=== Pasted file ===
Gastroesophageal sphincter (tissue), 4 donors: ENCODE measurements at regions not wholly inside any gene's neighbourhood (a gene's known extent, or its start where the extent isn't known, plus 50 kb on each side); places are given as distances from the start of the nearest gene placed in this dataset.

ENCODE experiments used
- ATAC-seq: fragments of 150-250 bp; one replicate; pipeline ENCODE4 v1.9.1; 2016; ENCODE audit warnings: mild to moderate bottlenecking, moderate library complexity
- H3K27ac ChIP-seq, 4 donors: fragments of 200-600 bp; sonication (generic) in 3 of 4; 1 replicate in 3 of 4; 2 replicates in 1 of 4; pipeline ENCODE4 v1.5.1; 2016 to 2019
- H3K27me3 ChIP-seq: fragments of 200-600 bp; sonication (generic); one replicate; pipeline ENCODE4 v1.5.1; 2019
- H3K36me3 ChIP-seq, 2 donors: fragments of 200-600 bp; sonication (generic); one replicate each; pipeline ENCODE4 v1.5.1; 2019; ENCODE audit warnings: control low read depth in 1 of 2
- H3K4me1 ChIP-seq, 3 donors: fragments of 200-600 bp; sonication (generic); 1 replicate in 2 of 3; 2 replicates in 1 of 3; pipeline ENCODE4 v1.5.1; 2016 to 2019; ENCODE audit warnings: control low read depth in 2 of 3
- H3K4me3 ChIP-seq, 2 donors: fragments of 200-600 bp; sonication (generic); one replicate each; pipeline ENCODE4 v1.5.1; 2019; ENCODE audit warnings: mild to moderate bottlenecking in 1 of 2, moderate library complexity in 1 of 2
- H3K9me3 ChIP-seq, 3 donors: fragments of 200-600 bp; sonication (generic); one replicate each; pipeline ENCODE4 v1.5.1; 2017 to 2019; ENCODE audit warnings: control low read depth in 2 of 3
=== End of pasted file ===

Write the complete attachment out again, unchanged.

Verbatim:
Gastroesophageal sphincter (tissue), 4 donors: ENCODE measurements at regions not wholly inside any gene's neighbourhood (a gene's known extent, or its start where the extent isn't known, plus 50 kb on each side); places are given as distances from the start of the nearest gene placed in this dataset.

ENCODE experiments used
- ATAC-seq: fragments of 150-250 bp; one replicate; pipeline ENCODE4 v1.9.1; 2016; ENCODE audit warnings: mild to moderate bottlenecking, moderate library complexity
- H3K27ac ChIP-seq, 4 donors: fragments of 200-600 bp; sonication (generic) in 3 of 4; 1 replicate in 3 of 4; 2 replicates in 1 of 4; pipeline ENCODE4 v1.5.1; 2016 to 2019
- H3K27me3 ChIP-seq: fragments of 200-600 bp; sonication (generic); one replicate; pipeline ENCODE4 v1.5.1; 2019
- H3K36me3 ChIP-seq, 2 donors: fragments of 200-600 bp; sonication (generic); one replicate each; pipeline ENCODE4 v1.5.1; 2019; ENCODE audit warnings: control low read depth in 1 of 2
- H3K4me1 ChIP-seq, 3 donors: fragments of 200-600 bp; sonication (generic); 1 replicate in 2 of 3; 2 replicates in 1 of 3; pipeline ENCODE4 v1.5.1; 2016 to 2019; ENCODE audit warnings: control low read depth in 2 of 3
- H3K4me3 ChIP-seq, 2 donors: fragments of 200-600 bp; sonication (generic); one replicate each; pipeline ENCODE4 v1.5.1; 2019; ENCODE audit warnings: mild to moderate bottlenecking in 1 of 2, moderate library complexity in 1 of 2
- H3K9me3 ChIP-seq, 3 donors: fragments of 200-600 bp; sonication (generic); one replicate each; pipeline ENCODE4 v1.5.1; 2017 to 2019; ENCODE audit warnings: control low read depth in 2 of 3